Deal reached on Trans-Pacific Partnership trade pact will affect 40% of world economy

Pacific trade ministers reached a deal on The Trans-Pacific Partnership (TPP), a Pacific trade pact which aims to cut trade barriers and set common standards for 12 countries.
Pacific trade ministers reached a deal on The Trans-Pacific Partnership (TPP), a Pacific trade pact which aims to cut trade barriers and set common standards for 12 countries.PHOTO: REUTERS

WASHINGTON (REUTERS) - Pacific trade ministers reached a deal on a sweeping Pacific trade pact that will cut trade barriers and set common standards for 12 countries, an official familiar with the talks said on Monday.

Leaders from a dozen Pacific Rim nations are poised to announce the pact later on Monday. The deal could reshape industries and influence everything from the price of cheese to the cost of cancer treatments.

The Trans-Pacific Partnership would affect 40 per cent of the world economy and would stand as a legacy-defining achievement for U.S. President Barack Obama, if it is ratified by Congress.

Lawmakers in other TPP countries must also approve the deal.

The final round of negotiations in Atlanta, which began on Wednesday, had snared on the question of how long a monopoly period should be allowed on next-generation biotech drugs, until the United States and Australia negotiated a compromise.

The TPP deal has been controversial because of the secret negotiations that have shaped it over the past five years and the perceived threat to an array of interest groups from Mexican auto workers to Canadian dairy farmers.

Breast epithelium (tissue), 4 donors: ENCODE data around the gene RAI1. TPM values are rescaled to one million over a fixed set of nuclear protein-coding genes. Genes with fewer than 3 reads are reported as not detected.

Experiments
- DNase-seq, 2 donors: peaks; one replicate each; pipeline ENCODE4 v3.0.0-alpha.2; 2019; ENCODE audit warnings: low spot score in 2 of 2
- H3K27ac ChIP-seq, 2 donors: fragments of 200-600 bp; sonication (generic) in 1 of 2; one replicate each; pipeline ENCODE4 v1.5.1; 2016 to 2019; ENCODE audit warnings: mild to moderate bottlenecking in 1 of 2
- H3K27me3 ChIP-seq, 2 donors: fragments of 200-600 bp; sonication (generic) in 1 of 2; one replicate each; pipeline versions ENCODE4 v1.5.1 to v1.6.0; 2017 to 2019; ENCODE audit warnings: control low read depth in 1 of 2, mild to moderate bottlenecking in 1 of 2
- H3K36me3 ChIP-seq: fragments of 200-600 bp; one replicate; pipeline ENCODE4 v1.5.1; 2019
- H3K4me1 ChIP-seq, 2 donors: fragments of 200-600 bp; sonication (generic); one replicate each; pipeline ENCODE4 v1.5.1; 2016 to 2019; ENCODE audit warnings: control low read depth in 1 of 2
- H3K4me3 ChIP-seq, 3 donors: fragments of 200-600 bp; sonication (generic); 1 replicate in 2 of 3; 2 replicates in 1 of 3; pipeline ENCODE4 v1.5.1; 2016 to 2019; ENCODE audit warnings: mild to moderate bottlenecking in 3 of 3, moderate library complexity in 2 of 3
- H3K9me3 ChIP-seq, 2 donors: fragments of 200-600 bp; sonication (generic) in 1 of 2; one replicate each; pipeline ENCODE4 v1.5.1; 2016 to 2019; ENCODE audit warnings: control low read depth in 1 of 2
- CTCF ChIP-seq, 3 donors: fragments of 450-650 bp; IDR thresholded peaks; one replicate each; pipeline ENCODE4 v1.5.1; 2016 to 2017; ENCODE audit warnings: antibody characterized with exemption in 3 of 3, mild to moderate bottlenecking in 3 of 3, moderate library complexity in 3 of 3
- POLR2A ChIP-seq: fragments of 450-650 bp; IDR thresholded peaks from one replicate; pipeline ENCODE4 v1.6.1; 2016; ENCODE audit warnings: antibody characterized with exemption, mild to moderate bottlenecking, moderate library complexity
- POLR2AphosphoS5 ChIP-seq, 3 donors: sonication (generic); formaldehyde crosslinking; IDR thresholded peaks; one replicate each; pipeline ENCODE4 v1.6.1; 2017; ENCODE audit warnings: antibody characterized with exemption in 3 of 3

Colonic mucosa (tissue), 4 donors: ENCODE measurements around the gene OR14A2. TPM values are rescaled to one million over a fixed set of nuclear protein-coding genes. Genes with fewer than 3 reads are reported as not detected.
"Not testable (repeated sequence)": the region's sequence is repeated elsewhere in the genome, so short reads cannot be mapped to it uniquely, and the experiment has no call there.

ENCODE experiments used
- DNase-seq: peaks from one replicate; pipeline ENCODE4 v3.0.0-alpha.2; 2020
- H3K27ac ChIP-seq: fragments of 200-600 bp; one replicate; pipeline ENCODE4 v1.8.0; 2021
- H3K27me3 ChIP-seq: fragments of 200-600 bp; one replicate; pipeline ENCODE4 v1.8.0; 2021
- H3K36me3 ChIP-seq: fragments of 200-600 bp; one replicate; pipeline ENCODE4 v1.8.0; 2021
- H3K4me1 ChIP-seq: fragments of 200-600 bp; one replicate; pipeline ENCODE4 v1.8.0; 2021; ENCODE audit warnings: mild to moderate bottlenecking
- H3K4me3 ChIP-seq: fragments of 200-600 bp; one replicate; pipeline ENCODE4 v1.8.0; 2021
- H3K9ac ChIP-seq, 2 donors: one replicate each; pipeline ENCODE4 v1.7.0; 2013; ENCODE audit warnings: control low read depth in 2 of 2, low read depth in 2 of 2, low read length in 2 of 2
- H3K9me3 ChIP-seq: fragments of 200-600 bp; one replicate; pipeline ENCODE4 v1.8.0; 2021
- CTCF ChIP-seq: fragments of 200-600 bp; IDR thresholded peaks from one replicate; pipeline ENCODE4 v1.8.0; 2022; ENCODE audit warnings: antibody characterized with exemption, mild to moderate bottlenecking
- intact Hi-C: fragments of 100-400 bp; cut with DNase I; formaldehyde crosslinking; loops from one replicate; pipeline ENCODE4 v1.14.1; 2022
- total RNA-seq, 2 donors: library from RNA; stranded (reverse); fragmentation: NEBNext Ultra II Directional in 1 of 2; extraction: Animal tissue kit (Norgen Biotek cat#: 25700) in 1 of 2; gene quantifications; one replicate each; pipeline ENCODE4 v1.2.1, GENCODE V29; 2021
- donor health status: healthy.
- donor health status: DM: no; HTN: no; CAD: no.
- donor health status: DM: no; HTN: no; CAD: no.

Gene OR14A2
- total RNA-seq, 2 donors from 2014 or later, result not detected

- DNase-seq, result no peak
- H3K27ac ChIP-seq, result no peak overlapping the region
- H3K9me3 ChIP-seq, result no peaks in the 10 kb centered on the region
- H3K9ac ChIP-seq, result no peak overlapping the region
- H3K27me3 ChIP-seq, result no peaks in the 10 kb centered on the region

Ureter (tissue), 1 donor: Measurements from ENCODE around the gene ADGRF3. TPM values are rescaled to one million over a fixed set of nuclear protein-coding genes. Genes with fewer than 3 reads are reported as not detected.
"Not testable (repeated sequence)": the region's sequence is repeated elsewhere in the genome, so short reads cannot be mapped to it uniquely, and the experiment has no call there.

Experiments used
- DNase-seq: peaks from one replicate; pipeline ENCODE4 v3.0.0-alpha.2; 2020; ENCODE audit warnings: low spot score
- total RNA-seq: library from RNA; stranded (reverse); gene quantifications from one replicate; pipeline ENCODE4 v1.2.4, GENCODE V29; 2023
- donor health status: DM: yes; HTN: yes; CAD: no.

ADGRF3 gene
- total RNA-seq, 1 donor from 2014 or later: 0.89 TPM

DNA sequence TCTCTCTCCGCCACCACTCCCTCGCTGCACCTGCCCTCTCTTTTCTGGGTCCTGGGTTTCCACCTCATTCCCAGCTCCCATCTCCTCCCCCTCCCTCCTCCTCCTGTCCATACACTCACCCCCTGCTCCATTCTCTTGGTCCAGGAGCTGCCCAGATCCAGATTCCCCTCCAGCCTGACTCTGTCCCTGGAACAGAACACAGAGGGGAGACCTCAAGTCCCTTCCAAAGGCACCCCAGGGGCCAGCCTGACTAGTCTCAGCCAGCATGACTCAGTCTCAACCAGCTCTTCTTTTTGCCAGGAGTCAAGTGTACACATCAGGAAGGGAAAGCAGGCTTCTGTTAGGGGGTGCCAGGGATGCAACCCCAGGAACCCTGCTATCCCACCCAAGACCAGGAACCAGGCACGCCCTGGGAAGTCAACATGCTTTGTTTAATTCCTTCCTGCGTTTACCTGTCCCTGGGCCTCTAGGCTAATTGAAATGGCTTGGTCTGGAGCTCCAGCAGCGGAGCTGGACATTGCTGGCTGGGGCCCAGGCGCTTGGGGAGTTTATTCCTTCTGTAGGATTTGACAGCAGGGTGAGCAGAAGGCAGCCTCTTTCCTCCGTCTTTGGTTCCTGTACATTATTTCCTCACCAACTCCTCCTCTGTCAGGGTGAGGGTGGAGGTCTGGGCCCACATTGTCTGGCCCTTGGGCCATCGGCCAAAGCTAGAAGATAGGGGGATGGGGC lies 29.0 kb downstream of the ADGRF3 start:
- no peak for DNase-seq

Although the complex deal sets tariff reduction schedules on hundreds of imported items from pork and beef in Japan to pickup trucks in the United States, one issue had threatened to derail talks until the end - the length of the monopolies awarded to the developers of new biological drugs.

Negotiating teams had been deadlocked over the question of the minimum period of protection to the rights for data used to make biologic drugs, made by companies including Pfizer Inc , Roche Group's Genentech and Japan's Takeda Pharmaceutical Co.

The United States had sought 12 years of protection to encourage pharmaceutical companies to invest in expensive biological treatments like Genentech's cancer treatment Avastin. Australia, New Zealand and public health groups had sought a period of five years to bring down drug costs and the burden on state-subsidized medical programs.

Negotiators agreed on a compromise on minimum terms that was short of what U.S. negotiators had sought and that would effectively grant biologic drugs a period of about years free from the threat of competition from generic versions, people involved in the closed-door talks said.

The Washington, D.C.-based Biotechnology Industry Association said it was "very disappointed" by reports that U.S. negotiators had not been able to convince Australia and other TPP members to adopt the 12-year standard approved by Congress. "We will carefully review the entire TPP agreement once the text is released by the ministers," the industry lobby said in a statement.